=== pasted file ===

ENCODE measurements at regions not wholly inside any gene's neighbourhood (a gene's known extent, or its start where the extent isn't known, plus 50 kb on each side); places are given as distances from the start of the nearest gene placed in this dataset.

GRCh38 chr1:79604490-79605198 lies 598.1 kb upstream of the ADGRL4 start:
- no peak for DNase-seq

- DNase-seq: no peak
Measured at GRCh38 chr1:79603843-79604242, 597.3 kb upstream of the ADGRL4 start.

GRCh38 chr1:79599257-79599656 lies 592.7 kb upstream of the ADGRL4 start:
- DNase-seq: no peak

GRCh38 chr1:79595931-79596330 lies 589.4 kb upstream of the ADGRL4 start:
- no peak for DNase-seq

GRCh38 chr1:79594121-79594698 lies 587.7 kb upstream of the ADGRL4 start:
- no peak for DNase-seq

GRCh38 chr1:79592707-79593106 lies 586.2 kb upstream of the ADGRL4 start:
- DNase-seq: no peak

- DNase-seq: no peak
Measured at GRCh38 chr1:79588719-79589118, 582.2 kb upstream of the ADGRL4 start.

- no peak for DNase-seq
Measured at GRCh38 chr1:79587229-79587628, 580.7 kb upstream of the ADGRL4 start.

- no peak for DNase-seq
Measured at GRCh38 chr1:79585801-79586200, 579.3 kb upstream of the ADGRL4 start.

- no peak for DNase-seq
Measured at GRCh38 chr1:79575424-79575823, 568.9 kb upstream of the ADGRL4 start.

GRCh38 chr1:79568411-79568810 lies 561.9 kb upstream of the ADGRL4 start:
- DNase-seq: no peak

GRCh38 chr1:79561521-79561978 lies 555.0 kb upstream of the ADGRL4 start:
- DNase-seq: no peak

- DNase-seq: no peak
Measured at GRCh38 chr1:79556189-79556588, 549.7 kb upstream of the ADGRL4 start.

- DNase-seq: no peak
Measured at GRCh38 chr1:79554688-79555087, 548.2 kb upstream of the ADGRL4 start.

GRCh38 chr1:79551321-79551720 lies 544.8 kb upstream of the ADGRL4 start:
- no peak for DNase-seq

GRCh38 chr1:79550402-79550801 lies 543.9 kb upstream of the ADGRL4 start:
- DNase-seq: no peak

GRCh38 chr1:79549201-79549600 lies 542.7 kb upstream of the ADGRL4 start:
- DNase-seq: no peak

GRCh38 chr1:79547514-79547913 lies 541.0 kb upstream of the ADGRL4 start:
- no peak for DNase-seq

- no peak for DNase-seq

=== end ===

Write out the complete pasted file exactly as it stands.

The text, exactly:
ENCODE measurements at regions not wholly inside any gene's neighbourhood (a gene's known extent, or its start where the extent isn't known, plus 50 kb on each side); places are given as distances from the start of the nearest gene placed in this dataset.

GRCh38 chr1:79604490-79605198 lies 598.1 kb upstream of the ADGRL4 start:
- no peak for DNase-seq

- DNase-seq: no peak
Measured at GRCh38 chr1:79603843-79604242, 597.3 kb upstream of the ADGRL4 start.

GRCh38 chr1:79599257-79599656 lies 592.7 kb upstream of the ADGRL4 start:
- DNase-seq: no peak

GRCh38 chr1:79595931-79596330 lies 589.4 kb upstream of the ADGRL4 start:
- no peak for DNase-seq

GRCh38 chr1:79594121-79594698 lies 587.7 kb upstream of the ADGRL4 start:
- no peak for DNase-seq

GRCh38 chr1:79592707-79593106 lies 586.2 kb upstream of the ADGRL4 start:
- DNase-seq: no peak

- DNase-seq: no peak
Measured at GRCh38 chr1:79588719-79589118, 582.2 kb upstream of the ADGRL4 start.

- no peak for DNase-seq
Measured at GRCh38 chr1:79587229-79587628, 580.7 kb upstream of the ADGRL4 start.

- no peak for DNase-seq
Measured at GRCh38 chr1:79585801-79586200, 579.3 kb upstream of the ADGRL4 start.

- no peak for DNase-seq
Measured at GRCh38 chr1:79575424-79575823, 568.9 kb upstream of the ADGRL4 start.

GRCh38 chr1:79568411-79568810 lies 561.9 kb upstream of the ADGRL4 start:
- DNase-seq: no peak

GRCh38 chr1:79561521-79561978 lies 555.0 kb upstream of the ADGRL4 start:
- DNase-seq: no peak

- DNase-seq: no peak
Measured at GRCh38 chr1:79556189-79556588, 549.7 kb upstream of the ADGRL4 start.

- DNase-seq: no peak
Measured at GRCh38 chr1:79554688-79555087, 548.2 kb upstream of the ADGRL4 start.

GRCh38 chr1:79551321-79551720 lies 544.8 kb upstream of the ADGRL4 start:
- no peak for DNase-seq

GRCh38 chr1:79550402-79550801 lies 543.9 kb upstream of the ADGRL4 start:
- DNase-seq: no peak

GRCh38 chr1:79549201-79549600 lies 542.7 kb upstream of the ADGRL4 start:
- DNase-seq: no peak

GRCh38 chr1:79547514-79547913 lies 541.0 kb upstream of the ADGRL4 start:
- no peak for DNase-seq

- no peak for DNase-seq